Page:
With 11 of the 15 games pegged for the early contests on DraftKings, it’s a weird day to be a DFS baseball player, but a damn proud day to be an American. Thousands of men and women died for our freedom; so first and foremost, honor those brave souls any way you can, because without them, we wouldn’t be “enjoying” the daily grinds and the sweats (amongst many other [more important] things). Quit ogling the X-Men for one second and embrace the real heroes.

Now, back to the unique Memorial Day schedule – for the sake of not wasting research cycles, and in honor of my right to a Sunday Fun Day, this column will focus solely on the nighttime four-game set (i.e. the late games). To stand out in GPPs with such limited selection, it will take some creativity and a diamond in the rough or two, but let’s see what advantages we can find in just eight lineup cards. Of course, in-house tools like Hitter-Tron, Steam-o-Nator, and DFSBot are also here to help too. Oh, and on a random side note – why doesn’t Mike Olt change to #45? Olt 45 – it works every time. Billy Dee would be proud. Someone pass this along to Olt 45 – he can thank me later.

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The date was 1 B.O. — that’s one year Before Okrent — and the Fantasy Baseball Overlord rose from the Fantasy Baseball Overlord’s Mom’s Basement and said, “Fantasy baseball lovers, I will grant you one wish.” One Fantasy Baseballer swooped his wisp of hair over his balding spot, in case he ran into any girls, and stepped forward, “I wish that all players would be healthy.” The Fantasy Baseball Overlord scratched under his armpit, thinking. “Fine, prematurely balding man, I will grant you your wish. May all players be healthy. Just not all at the same time or while on your team.” And with that the FBO descended back into its mom’s basement, since it was almost snack time. As the Overlord descended the stairs, the prematurely balding man yelled, “Wait, I didn’t agree to that!” But it was too late, and now Jose Abreu‘s landed on the DL too. Can’t we have anything nice?! Please return to us, The Grande Dolor! Wait a second, where was Frank Thomas this weekend? Frank Thomas did a Snapchat with the Fantasy Baseball Overlord, didn’t he? Answer me true, universe. The White Sox are saying Abreu will be fine to return after the minimum 15 days, and I say, *long sigh* hopefully. Anyway, here’s what else I saw this weekend in fantasy baseball:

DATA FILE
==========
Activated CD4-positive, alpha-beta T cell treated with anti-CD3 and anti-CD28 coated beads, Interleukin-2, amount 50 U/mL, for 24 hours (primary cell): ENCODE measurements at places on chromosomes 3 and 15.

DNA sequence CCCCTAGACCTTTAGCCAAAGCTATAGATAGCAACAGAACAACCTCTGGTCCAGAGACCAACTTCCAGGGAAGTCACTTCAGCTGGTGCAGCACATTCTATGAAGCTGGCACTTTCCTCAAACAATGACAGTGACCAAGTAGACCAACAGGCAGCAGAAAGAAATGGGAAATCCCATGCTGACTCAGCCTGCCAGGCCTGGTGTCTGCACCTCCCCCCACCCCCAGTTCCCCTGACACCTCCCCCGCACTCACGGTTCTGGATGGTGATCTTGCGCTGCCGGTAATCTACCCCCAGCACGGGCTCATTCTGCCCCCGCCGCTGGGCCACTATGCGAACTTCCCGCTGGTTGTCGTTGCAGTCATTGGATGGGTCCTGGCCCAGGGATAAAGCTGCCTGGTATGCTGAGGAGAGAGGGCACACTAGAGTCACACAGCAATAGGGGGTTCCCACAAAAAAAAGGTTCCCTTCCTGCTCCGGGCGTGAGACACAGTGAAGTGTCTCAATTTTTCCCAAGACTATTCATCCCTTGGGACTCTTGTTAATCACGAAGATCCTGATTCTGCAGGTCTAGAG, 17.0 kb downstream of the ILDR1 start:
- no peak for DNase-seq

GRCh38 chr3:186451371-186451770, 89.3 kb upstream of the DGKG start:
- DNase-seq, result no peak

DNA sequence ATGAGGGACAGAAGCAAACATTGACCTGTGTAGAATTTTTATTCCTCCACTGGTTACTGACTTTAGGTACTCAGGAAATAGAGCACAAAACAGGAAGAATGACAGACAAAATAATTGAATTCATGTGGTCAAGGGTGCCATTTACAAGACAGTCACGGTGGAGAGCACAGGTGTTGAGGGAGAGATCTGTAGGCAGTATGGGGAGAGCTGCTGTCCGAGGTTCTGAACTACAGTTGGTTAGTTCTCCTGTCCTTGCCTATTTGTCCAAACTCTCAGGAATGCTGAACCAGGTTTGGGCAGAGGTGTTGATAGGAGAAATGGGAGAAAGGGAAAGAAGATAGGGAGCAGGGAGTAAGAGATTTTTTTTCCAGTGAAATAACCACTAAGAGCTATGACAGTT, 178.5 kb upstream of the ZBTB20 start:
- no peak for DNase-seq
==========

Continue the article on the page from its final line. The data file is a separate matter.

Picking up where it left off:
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If I may take you back to February of fourteen after twenty when Pablo Sandoval showed up to camp straight from a winter in Milan where he learned how to diet, smoke cigarettes, and eat nothing but greens, and this wasn’t greens like lime-flavored Popsicles and moldy cheese. This was healthy greens. On that blessed day, he was wearing a mankini and when he walked into the clubhouse, Bruce Bochy whistled, thinking he was making a catcall at some fine Dominican honey. That was fine Dominican honey, but only in fantasy baseballers’ minds who thought a contract year and 180 pounds dropped in a sauna was a sign of great things to come. Sure, Sandoval could now twerk without needing an oxygen mask, but what had changed? Well, apparently not a whole lot. Right now, he’s hitting around .200 with two homers. Burp. The good news is he’s been incredibly unlucky with his BABIP, his line drive rate is right about his career norm and he’s due to hit more homers. There’s some bad news, his K-rate is up and he’s hitting more ground balls. Even at 133 pounds, he’s not a great threat to beat out infield hits, so ground balls aren’t good, and for a guy that swings at everything, a K-rate is a bit scary. This all goes back to he’s not this bad — this terrible that he’s been. He will get better and can be either picked up in leagues or traded for for (stutterer!) very cheaply. I mean, I wouldn’t even give someone a Donkeycorn for him right now, but a Brain Freeze or a fourth outfielder sounds about right if you’re trying to acquire him. Anyway, here’s some more players to Buy or Sell this week in fantasy baseball: